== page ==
Before you begin your voyage as a successful daily fantasy player you need to know what types of contests you will be playing. There are two types of contests Cash Games and Guaranteed Prize Pools (tournaments also known as GPPs).

In this article we will be discussing what GPPs are and hopefully you can decide if they are for you.

GPPs

What is a GPP?

A GPP is a tournament style type of contest where most of the money lies at the very top of the leaderboards. While a GPP is a tournament, not all tournaments are GPPs. In fact, GPP stands for Guaranteed Prize Pool which means these contests are guaranteed to play out regardless of if they fill or not. This differs from a standard 100 man tournament as if the 100 man does not fill, the contest is cancelled.

Tournaments hold higher risk due to the top heavy pay-out structure however they also come with higher rewards. If you do take down a tournament, the ROI (return on investment) for that specific contest will be much larger than winning a cash game.

There are many types of tournaments but it is important to understand the difference between a single-entry and multi-entry contest. Single-entry contests limit everyone to one entry, this keeps the field a little more even since everyone gets one line-up. In multi-entries the players with higher bankrolls typically put upwards of 150 entries in depending on the size and cost of the contest. For newer players that want to play GPPs, single-entry contests are highly recommended.

Standard Tournaments and GPPs are very popular in the DFS community due to the high top prizes and promises of “sports riches”.

 

Tournament Strategy

When playing tournaments you have to remember what your goal is. Unlike cash games keeping up with the pack doesn’t do you any good. Like the risky nature of the pay-out structure, your looking for your line-up to show some risk as well. You should be willing to sacrifice a floor for a ceiling and your not as concerned with consistency as you are with upside.

In tournaments you may have to take more chances in your line-up than you are comfortable with. You need to be able to recognize who the chalk will be and find solid pivots. Playing chalk plays in cash games are fine because if those players bust, chances are most other people in your cash games have him as well and again you only need to finish with the top half of the pack. This is a different beast and you need to have a line-up build that nobody else has.

You may hear the term contrarian a lot in the DFS community. It has everything to do with finding plays that are “low-owned” in order to get you an advantage on the rest of the field. Be careful not confuse contrarian plays for senseless plays. You want a contrarian play that is still in a good spot, you don’t want to start rostering players ONLY because they are contrarian. Remember if there is one First Baseman that 30% of the field has on a 12 game slate, there are probably a lot of contrarian options but not all of them are good plays.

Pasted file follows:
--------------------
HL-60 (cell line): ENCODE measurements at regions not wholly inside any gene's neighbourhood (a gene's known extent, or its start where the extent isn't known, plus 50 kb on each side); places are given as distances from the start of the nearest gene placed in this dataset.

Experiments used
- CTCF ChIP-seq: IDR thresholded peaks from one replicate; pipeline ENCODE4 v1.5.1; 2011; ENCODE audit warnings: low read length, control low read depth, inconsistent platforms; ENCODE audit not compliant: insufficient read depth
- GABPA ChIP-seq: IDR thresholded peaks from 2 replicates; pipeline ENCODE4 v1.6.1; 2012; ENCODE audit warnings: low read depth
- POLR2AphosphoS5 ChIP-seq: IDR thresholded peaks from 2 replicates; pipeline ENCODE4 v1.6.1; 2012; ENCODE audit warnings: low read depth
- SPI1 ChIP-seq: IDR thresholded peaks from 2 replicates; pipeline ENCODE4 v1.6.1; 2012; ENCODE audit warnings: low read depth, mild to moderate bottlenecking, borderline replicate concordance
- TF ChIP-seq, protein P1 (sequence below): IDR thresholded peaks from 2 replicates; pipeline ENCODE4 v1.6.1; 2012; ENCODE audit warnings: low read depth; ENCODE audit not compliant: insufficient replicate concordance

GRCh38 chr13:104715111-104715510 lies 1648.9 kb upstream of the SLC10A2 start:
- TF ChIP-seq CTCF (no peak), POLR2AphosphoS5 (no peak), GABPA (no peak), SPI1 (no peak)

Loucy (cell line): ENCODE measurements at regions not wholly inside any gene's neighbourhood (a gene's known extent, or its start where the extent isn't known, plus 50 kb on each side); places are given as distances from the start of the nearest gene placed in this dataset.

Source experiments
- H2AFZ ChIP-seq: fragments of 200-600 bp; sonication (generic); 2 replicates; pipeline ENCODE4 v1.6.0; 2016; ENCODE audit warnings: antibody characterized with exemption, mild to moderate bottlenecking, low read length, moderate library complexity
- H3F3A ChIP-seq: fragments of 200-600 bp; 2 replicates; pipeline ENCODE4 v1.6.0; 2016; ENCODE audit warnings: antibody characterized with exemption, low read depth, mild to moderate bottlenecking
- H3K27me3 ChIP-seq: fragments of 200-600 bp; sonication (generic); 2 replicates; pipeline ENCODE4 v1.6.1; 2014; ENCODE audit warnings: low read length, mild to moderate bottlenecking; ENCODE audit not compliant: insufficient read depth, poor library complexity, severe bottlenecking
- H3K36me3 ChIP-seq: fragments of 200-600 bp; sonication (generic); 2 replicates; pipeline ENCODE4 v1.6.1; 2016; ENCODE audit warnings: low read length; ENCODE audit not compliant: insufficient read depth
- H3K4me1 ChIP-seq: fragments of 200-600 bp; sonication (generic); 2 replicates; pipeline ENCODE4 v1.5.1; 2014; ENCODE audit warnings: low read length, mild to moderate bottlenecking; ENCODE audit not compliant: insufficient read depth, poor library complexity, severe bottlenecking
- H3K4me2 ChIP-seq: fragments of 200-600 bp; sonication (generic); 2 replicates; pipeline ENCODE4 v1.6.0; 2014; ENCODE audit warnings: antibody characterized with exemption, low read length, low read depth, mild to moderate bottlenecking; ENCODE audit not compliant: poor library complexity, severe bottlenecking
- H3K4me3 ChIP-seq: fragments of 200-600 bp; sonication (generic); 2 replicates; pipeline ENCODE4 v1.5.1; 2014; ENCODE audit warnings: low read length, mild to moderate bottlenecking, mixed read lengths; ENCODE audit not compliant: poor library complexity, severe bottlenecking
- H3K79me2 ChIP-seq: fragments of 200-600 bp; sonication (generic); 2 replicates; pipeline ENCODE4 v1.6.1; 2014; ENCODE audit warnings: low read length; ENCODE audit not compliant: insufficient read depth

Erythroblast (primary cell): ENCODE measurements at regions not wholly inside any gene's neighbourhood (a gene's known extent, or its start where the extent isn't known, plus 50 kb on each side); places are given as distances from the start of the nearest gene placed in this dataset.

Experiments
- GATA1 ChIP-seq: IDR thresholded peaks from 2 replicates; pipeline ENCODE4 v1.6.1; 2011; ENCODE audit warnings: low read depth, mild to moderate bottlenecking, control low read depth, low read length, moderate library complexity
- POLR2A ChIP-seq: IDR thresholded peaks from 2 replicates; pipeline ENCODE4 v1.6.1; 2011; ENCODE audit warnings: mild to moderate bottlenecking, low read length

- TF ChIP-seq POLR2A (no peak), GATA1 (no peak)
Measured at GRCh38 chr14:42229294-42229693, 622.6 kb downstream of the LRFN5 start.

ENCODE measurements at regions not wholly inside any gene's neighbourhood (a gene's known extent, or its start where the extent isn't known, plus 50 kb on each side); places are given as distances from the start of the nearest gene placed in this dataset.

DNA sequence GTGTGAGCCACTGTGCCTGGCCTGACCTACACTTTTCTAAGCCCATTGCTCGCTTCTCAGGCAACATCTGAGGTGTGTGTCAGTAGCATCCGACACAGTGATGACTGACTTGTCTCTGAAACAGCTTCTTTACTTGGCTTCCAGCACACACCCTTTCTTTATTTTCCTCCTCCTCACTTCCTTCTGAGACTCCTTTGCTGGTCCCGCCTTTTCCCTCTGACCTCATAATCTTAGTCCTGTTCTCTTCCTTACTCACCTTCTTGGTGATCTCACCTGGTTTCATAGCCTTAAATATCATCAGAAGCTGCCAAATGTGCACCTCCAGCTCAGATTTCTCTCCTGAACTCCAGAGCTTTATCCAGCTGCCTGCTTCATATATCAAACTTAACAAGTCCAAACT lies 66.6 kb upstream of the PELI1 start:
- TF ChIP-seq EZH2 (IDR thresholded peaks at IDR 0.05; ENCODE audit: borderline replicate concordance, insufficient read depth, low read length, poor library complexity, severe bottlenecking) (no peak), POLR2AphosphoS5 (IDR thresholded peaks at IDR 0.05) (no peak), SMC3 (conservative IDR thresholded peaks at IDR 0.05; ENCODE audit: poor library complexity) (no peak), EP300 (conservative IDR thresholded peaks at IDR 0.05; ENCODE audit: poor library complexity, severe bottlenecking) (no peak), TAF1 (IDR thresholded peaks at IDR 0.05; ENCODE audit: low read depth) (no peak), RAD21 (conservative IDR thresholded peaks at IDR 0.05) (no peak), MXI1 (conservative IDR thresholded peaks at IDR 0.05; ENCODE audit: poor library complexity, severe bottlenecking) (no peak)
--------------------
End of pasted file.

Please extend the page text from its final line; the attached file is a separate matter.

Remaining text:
Contest selection is also extremely important in tournaments. You want to have as fair of an advantage as you possibly can. Playing three-to-five entries in a $3 GPP with a $50,000 top prize is certainly a fun thought, but when your competing against multiple thousands of other line-ups and players who are submitting 150 entries it can almost become a lottery. This is why single-entry GPPs and smaller field tournaments are recommended. Perhaps you came in 1,100th and turned your $3 into $6 in the mega-large GPP, while its still a win that same line-up could have won you $50-200 in a smaller contest.

Remember once you have a bankroll you can afford to take more chances. If you look at some of the top GPP players in the industry and you see their big $50-100K wins, keep in mind a lot of them play in higher dollar, lower field tournaments.

The most important thing is understand about tournaments is that most nights you may lose money. Successful GPPs players are prepared to lose most nights with the expectation that when they do finally win, its a big one that makes up for the other losing days.

In Closing

Tournaments and GPPs are a ton of fun but don’t carry the safety or consistency that cash games do. The question is which type of contest fits your style. If you like to take big chances, are willing to sacrifice some money and don’t like playing the chalk (popular and obviously plays) then GPPs could be for you. GPPs are fun but very hard to be successful at long-term. It can be done but you have to have really good bankroll management and a lot patience.